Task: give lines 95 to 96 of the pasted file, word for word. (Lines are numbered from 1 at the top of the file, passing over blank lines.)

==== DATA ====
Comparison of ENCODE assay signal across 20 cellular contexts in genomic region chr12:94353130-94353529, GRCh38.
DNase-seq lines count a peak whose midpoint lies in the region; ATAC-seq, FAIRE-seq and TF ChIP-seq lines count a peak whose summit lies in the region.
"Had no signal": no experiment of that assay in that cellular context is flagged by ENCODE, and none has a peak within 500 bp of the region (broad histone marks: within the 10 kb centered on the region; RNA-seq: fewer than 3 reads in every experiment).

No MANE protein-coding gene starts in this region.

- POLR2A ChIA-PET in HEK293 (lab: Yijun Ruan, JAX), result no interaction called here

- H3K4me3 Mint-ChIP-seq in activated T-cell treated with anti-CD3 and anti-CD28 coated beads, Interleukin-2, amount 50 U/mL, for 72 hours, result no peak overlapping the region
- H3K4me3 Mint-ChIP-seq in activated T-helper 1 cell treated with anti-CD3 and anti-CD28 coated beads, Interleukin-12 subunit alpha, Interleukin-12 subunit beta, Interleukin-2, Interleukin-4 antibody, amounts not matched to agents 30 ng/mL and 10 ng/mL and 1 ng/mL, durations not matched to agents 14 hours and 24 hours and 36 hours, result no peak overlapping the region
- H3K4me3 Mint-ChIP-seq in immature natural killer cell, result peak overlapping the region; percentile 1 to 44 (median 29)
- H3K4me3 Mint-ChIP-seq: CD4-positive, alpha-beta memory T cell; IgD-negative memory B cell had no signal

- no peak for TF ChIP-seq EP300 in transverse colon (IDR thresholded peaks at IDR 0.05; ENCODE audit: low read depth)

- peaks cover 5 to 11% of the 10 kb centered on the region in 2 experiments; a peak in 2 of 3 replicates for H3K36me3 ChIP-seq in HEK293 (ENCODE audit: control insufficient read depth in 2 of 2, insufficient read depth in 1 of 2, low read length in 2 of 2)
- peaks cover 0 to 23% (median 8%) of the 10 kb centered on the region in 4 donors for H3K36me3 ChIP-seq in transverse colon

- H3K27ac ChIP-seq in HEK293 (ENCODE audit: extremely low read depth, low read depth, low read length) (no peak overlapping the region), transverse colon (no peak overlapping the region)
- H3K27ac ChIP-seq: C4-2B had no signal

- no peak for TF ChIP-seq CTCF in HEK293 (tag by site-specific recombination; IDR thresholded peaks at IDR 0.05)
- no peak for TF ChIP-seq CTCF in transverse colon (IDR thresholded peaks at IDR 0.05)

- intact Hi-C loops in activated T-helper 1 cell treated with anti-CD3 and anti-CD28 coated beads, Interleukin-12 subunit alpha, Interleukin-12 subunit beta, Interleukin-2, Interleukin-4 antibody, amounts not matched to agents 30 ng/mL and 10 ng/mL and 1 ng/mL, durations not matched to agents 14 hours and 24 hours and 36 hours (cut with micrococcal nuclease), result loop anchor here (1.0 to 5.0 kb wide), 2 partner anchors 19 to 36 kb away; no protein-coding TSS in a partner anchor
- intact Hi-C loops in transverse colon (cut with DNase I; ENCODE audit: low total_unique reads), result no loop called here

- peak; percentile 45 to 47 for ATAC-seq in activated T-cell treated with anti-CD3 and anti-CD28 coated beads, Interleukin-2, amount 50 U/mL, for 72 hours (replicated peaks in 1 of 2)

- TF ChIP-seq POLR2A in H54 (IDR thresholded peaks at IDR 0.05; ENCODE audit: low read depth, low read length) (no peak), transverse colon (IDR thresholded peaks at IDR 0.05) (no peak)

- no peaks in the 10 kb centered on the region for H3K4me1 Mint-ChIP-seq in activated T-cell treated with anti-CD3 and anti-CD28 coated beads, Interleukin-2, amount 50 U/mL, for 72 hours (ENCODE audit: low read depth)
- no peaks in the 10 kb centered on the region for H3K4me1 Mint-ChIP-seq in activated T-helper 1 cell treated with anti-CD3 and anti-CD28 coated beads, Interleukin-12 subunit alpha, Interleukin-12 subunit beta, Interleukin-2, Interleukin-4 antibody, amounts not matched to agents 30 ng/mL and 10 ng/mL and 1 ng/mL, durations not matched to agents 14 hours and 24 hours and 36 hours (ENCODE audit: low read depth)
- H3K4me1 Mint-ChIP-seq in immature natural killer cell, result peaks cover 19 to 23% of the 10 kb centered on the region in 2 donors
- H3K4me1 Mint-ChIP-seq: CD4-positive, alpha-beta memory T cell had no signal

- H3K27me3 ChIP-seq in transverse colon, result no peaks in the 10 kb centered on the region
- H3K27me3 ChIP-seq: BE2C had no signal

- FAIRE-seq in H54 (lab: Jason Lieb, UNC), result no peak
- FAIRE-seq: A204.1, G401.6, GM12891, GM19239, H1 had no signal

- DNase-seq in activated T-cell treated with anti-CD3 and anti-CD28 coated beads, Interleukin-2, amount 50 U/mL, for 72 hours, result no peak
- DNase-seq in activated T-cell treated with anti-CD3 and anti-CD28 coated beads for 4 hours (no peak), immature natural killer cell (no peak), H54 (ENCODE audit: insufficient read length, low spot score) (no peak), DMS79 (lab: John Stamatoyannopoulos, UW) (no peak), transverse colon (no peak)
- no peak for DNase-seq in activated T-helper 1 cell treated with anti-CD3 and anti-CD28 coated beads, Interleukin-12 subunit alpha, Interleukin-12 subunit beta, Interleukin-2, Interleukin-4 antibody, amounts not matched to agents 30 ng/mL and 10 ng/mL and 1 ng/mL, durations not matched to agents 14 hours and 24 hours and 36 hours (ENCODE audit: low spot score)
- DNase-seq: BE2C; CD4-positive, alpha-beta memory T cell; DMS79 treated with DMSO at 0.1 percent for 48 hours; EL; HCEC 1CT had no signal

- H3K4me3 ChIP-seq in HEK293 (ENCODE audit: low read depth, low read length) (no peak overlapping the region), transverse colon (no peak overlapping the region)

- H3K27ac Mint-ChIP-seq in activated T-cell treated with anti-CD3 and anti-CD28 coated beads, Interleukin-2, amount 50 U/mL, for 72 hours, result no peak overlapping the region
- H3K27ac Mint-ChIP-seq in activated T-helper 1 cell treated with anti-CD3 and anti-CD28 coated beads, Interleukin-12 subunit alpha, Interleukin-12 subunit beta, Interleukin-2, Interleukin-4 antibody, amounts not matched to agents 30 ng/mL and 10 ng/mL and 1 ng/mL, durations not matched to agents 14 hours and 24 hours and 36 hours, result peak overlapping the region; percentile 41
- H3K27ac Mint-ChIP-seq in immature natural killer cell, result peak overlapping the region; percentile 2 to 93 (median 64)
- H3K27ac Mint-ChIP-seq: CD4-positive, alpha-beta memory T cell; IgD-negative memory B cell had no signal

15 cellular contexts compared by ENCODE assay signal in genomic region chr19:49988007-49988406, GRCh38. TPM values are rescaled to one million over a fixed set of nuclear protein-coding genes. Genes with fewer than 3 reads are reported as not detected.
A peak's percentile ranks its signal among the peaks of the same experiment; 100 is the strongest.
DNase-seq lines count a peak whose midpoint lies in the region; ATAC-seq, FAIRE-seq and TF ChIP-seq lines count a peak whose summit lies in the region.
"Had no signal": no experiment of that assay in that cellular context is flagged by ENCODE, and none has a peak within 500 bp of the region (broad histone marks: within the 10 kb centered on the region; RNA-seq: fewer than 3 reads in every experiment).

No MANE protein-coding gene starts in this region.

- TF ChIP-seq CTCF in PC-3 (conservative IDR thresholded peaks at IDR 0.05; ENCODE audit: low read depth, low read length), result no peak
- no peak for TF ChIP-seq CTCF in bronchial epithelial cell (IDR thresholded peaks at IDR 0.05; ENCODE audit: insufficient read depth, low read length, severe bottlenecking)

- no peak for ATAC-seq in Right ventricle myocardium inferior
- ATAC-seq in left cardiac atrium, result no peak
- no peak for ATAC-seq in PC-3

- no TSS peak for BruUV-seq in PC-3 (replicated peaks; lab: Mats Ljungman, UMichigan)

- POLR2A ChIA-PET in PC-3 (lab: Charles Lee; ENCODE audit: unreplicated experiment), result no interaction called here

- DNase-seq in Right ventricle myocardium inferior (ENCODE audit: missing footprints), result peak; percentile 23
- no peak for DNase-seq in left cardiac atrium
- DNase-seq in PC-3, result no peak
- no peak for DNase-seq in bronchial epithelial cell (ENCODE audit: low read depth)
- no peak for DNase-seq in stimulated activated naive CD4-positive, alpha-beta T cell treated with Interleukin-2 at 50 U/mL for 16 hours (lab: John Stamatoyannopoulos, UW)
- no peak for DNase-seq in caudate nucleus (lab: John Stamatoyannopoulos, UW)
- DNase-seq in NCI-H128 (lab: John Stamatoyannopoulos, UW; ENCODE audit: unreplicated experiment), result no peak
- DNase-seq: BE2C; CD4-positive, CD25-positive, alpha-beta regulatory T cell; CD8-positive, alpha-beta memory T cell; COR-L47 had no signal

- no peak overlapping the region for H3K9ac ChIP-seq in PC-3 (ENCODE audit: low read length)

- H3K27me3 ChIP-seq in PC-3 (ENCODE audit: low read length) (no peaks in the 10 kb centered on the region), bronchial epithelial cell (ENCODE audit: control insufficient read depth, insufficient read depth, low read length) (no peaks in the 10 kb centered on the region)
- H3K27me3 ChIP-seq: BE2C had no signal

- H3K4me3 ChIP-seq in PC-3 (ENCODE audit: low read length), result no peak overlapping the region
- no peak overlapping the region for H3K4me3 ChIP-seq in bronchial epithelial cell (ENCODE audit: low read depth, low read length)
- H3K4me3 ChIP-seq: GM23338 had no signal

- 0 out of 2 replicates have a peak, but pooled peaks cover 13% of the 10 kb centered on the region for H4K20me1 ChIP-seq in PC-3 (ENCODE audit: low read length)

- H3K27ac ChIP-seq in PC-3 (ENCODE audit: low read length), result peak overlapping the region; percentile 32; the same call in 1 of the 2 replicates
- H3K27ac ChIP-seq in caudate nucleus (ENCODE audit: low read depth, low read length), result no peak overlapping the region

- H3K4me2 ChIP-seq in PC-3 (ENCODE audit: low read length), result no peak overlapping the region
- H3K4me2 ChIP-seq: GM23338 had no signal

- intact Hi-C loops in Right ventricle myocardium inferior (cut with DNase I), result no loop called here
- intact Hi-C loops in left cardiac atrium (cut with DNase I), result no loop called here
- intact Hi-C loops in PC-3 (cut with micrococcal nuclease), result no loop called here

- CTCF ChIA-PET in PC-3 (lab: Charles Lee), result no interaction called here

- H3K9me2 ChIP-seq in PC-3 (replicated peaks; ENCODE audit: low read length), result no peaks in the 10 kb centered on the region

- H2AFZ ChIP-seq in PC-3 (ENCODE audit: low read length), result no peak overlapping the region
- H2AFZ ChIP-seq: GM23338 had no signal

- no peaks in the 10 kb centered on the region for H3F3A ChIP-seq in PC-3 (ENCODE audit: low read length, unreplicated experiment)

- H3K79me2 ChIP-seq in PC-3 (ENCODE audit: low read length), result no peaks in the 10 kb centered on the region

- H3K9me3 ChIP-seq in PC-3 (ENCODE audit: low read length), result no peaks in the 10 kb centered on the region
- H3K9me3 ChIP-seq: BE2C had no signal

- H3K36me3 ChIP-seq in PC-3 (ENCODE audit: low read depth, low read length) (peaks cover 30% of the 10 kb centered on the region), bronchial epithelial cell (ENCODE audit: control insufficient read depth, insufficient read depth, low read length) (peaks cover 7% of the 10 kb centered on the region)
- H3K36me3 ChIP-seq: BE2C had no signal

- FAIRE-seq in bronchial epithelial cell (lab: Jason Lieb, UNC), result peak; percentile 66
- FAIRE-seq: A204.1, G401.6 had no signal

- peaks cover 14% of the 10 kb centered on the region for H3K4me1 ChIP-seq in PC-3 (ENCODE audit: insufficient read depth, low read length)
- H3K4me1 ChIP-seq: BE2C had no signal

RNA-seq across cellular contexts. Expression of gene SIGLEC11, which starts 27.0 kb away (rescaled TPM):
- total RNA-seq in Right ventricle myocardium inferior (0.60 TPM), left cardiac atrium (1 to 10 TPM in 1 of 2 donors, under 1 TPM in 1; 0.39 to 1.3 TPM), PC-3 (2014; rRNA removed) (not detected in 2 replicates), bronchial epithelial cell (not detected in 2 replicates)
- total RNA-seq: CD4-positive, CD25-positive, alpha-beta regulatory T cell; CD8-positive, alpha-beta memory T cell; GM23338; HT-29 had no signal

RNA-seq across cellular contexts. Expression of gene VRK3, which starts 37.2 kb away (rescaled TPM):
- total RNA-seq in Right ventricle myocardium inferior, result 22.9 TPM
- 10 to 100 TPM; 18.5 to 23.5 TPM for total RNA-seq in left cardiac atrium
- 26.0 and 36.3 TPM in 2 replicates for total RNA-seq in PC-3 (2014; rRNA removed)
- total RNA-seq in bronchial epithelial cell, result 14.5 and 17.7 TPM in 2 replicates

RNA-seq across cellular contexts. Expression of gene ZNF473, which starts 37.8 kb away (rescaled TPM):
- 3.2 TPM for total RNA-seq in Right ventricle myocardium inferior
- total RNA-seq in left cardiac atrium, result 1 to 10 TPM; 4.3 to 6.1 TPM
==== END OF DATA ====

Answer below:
- 3.2 TPM for total RNA-seq in Right ventricle myocardium inferior
- total RNA-seq in left cardiac atrium, result 1 to 10 TPM; 4.3 to 6.1 TPM